1 Principles topenlarge
Note on illustrations
Throughout this treatment option illustrations of generic fracture patterns are shown, as four different types:
A) Unreduced fracture
B) Reduced fracture
C) Fracture reduced and fixed provisionally
D) Fracture fixed definitively
Bridge plating uses the plate as an extramedullary splint, fixed to the two main fragments, while the intermediate fracture zone is left untouched. Anatomic reduction of the shaft fragments is not essential but should be attempted. Furthermore, direct manipulation risks disturbing their blood supply. If the soft-tissue attachments are preserved, and the fragments are relatively well aligned, healing is predictable.
Alignment of the main shaft fragments can usually be achieved indirectly using traction and soft-tissue tension.
Mechanical stability, provided by the bridging plate, is adequate for indirect healing (callus formation).
Shaft fractures with more proximal extension
If a fracture extends more proximally, particularly if it involves the greater tuberosity, a PHILOS plate may be selected. This is inserted through a transdeltoid lateral approach proximally, with the plate applied to the lateral aspect of the humerus.
Bridge plate insertion through MIO approach
The minimally invasive (MIO) approach accesses the humerus anteriorly through two small incisions, made proximally and distally. The soft tissues over the fracture site are not affected. The plate is inserted through an extraperiosteal tunnel usually coming from distally. Occasionally the plate may be inserted from proximal to distal, particularly if a PHILOS plate has been selected. This should be checked with image intensification.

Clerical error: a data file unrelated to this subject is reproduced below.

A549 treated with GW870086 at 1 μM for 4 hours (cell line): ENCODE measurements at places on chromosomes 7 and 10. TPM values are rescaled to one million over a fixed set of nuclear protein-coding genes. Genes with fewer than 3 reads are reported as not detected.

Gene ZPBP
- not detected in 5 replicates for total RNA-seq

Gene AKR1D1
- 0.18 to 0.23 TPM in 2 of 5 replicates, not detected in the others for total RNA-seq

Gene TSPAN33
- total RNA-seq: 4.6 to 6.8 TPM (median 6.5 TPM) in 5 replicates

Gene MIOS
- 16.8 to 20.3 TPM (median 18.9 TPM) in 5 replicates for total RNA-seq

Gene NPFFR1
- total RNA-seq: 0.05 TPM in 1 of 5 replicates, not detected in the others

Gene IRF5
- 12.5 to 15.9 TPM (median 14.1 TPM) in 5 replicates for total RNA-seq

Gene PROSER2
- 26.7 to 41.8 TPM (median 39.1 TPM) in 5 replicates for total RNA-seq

In the following procedure the insertion from distally is illustrated.
2 Choice of implant topenlarge
Either a standard plate or a plate with locking head screws (LCP) can be used as a neutralization device. In poor quality bone the use of an LCP is recommended.
As bridge plating should span a long section of the bone, the length of the implant has to be chosen accordingly. It should be long enough to allow sufficient hold in the proximal and distal segments, generally a minimum of three bicortical screws in each. Typically, a ten or twelve-hole 3.5 mm LCP is sufficient. It is also possible to use a long PHILOS plate, placed laterally (see MIO transdeltoid lateral approach).
Longer plates are normally twisted to form a helix, so that the proximal end is applied to the lateral humerus while the distal end lies on the anterior surface.
3 Plate position topenlarge
For minimally invasive osteosynthesis (MIO) the anterior surface is preferred. A major advantage is that this avoids detachment of the deltoid muscle and further bending or twisting of the plate is not necessary.
An anterior plate may be less well suited for the very distal humeral shaft.
4 Reduction top
It is important to restore axial alignment and rotation. A little shortening of 1 or 2 cm can be accepted in the humerus, and in complex multifragmentary fractures may improve bone contact.